Critics accuse General Sonthi of attempting to prolong military grip on power.
“This election is crucial for our country. It will lead our country to full democratic rule,” commission chairman Apichart Sukhagganond told the assembled party leaders.
He said he wanted to offer assurances that the commission was neutral throughout the campaign.
Parties have until Sunday to register candidates who will contest 80 party list seats in parliament, which are voted for according to regional zones.
Registration opens on Monday for candidates contesting 400 constituency seats.
‘Free and fair’
|Thaksin still has strong support
among many Thais [EPA]
The military junta behind last year’s coup and the civilian government it appointed have promised that the election will bring a full return to democracy in Thailand, more than a year after the bloodless coup that removed Thaksin from power.
They have insisted the vote will be free and fair, but analysts have expressed doubts over the pledge as about a third of the country remains under martial law.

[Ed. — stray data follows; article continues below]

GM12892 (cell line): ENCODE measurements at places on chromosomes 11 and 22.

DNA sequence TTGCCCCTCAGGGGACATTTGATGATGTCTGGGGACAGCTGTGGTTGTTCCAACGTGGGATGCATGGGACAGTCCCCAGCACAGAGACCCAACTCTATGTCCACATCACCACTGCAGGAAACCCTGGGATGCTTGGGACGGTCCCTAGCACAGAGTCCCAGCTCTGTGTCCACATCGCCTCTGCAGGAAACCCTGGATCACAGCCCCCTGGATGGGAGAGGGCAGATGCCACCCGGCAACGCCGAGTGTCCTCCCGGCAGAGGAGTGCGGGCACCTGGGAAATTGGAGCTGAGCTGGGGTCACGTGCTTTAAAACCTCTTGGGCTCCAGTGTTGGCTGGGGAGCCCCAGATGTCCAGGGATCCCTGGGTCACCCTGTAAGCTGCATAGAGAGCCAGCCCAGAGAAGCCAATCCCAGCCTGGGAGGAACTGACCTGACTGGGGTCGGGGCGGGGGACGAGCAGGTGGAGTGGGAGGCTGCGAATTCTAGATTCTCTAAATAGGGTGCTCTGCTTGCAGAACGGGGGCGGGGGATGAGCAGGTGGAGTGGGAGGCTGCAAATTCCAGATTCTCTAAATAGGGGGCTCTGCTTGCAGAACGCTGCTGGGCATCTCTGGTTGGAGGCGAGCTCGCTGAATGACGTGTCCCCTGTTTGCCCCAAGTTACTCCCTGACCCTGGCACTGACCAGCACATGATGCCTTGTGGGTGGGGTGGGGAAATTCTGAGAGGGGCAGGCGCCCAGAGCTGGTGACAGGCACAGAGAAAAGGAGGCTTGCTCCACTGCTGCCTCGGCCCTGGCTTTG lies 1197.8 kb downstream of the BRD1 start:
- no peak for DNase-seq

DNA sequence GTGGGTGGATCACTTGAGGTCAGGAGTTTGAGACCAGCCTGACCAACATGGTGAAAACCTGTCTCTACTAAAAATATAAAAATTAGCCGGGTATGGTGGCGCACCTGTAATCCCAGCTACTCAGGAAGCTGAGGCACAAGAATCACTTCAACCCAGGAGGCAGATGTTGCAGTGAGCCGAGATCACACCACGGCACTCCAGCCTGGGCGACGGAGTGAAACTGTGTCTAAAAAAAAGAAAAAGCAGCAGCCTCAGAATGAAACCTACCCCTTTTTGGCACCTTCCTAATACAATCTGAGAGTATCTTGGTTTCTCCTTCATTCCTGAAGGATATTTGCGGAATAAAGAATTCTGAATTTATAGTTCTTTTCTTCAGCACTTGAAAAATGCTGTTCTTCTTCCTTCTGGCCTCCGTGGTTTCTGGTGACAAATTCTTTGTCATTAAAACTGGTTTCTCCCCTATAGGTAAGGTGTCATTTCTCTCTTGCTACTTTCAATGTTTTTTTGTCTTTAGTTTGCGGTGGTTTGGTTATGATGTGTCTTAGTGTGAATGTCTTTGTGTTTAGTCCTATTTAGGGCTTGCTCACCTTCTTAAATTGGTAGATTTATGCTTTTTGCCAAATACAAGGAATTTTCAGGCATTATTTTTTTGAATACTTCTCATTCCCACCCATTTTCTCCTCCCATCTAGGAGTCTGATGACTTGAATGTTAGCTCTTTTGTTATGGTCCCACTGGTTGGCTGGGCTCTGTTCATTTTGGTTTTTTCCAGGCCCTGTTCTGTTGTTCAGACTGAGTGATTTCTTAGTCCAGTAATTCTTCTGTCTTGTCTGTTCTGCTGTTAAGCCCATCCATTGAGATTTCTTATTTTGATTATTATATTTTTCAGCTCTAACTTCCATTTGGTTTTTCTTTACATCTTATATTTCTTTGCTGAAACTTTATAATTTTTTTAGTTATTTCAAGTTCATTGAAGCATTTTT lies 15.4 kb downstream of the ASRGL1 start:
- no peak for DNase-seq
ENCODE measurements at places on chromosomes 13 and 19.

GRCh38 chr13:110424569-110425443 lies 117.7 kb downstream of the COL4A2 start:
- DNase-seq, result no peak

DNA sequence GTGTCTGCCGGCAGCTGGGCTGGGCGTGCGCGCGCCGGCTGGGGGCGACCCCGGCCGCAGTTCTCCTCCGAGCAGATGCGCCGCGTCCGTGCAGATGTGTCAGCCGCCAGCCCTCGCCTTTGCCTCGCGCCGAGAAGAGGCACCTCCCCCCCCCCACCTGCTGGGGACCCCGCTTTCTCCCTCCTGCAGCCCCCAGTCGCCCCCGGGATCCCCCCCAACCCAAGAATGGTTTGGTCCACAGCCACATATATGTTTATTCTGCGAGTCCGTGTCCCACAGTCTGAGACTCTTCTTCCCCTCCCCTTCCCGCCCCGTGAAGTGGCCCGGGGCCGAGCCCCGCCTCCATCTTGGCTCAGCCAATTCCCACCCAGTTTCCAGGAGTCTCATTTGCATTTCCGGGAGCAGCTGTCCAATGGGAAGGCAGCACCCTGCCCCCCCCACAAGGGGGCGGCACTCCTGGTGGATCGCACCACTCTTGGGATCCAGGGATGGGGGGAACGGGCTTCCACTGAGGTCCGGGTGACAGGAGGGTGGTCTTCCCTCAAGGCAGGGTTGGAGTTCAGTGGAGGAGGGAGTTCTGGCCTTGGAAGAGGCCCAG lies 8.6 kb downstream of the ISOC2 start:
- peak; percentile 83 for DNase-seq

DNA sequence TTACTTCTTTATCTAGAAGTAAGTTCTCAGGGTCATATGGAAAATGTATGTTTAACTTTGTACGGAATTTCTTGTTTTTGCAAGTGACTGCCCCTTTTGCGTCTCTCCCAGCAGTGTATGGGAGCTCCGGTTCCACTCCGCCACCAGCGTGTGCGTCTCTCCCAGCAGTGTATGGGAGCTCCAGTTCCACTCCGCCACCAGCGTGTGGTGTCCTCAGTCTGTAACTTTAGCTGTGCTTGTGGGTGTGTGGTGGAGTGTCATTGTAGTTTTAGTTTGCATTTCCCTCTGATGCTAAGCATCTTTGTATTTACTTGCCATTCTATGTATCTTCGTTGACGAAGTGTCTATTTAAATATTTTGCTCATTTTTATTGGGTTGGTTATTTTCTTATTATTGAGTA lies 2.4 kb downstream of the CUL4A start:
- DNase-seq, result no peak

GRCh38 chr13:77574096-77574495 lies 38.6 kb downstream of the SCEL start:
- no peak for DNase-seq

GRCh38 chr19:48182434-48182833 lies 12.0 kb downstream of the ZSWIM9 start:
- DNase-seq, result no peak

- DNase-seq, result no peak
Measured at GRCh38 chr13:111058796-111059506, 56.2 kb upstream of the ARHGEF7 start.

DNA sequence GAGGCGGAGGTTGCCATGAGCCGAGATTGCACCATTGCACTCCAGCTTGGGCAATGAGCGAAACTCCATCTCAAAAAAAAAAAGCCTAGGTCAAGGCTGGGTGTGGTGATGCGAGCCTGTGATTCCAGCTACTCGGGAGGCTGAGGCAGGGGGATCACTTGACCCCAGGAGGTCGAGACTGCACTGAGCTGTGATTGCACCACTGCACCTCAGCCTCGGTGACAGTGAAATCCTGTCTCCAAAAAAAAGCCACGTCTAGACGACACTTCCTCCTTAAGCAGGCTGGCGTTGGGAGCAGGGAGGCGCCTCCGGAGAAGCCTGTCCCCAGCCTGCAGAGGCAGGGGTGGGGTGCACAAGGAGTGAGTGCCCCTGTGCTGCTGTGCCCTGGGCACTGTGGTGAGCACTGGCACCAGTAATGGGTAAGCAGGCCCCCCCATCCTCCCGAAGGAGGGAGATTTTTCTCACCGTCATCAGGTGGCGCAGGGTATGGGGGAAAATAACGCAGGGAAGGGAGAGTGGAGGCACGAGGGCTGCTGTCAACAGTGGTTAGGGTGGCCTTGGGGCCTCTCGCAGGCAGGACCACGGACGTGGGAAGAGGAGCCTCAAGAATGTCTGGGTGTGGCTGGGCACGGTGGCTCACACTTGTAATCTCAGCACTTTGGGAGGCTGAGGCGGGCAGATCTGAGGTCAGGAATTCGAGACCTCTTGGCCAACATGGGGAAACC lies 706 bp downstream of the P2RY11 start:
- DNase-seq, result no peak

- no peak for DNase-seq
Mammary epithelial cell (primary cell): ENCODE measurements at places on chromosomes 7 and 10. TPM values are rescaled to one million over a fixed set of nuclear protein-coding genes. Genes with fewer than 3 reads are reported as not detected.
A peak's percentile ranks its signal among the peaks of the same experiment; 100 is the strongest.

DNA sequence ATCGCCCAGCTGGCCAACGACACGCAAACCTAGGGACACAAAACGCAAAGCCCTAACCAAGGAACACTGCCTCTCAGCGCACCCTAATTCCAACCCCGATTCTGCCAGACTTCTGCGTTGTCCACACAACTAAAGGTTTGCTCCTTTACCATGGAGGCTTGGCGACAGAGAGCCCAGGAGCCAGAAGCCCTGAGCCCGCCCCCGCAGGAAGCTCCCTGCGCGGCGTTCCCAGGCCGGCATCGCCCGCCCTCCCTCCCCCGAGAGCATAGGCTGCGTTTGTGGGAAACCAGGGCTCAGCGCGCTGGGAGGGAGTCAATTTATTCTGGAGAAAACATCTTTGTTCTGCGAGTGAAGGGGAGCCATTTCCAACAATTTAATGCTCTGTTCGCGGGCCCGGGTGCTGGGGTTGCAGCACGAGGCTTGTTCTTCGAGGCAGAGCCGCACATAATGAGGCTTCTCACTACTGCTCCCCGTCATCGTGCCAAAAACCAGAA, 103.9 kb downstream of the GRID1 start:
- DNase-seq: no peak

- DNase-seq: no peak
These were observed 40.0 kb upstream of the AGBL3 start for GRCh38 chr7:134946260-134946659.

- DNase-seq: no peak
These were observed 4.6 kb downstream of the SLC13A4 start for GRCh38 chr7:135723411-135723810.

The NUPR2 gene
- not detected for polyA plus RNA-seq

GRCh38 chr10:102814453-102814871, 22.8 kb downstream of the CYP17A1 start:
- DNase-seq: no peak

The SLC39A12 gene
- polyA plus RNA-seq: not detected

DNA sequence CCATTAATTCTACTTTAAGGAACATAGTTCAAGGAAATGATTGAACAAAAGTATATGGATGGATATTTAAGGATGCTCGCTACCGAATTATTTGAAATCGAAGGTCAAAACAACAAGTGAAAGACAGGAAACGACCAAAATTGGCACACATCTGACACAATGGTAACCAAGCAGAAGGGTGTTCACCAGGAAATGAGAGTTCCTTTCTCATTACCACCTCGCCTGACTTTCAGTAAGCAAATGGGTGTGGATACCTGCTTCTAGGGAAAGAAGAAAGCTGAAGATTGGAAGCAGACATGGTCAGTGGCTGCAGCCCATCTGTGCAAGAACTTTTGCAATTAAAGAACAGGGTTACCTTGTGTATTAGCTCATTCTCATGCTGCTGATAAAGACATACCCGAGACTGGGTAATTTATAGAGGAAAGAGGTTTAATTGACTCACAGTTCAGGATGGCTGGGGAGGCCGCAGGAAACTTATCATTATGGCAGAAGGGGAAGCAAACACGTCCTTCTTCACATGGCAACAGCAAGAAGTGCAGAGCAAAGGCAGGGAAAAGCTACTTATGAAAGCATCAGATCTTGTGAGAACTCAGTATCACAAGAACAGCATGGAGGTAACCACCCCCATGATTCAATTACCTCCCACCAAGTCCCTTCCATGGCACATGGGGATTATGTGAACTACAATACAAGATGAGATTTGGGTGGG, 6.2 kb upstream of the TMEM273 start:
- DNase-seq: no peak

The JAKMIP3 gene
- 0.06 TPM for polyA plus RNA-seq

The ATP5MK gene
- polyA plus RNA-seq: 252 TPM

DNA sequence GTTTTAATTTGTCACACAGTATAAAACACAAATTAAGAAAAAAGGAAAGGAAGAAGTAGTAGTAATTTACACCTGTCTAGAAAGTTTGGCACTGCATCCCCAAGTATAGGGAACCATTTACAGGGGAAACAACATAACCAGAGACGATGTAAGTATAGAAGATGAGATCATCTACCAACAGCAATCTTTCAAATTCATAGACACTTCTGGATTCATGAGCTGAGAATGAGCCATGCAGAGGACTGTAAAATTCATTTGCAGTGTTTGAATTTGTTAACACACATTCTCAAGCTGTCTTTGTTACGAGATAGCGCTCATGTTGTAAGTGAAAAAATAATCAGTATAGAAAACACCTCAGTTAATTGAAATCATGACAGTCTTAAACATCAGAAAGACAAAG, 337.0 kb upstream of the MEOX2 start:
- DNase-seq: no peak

In addition Thaksin’s Thai Rak Thai party, which stormed the polls in 2001 and 2005, has been dissolved.
The vote will also be Thailand‘s first under a new constitution which was approved in a referendum in August.
Pro-democracy activists have criticised the charter saying the new rules set Thailand up for a weak coalition government while returning real authority to the traditional power centres of the military, the bureaucracy and the royal palace.
Whoever eventually forms the new government will face several challenges, not least of which is a sagging economy with confidence dented since the coup.
They will also have to deal with the ongoing conflict in the country’s south, and lingering divisions over coup itself.
Thaksin, the former prime minister and now living in exile, was accused of massive corruption and abuse of power.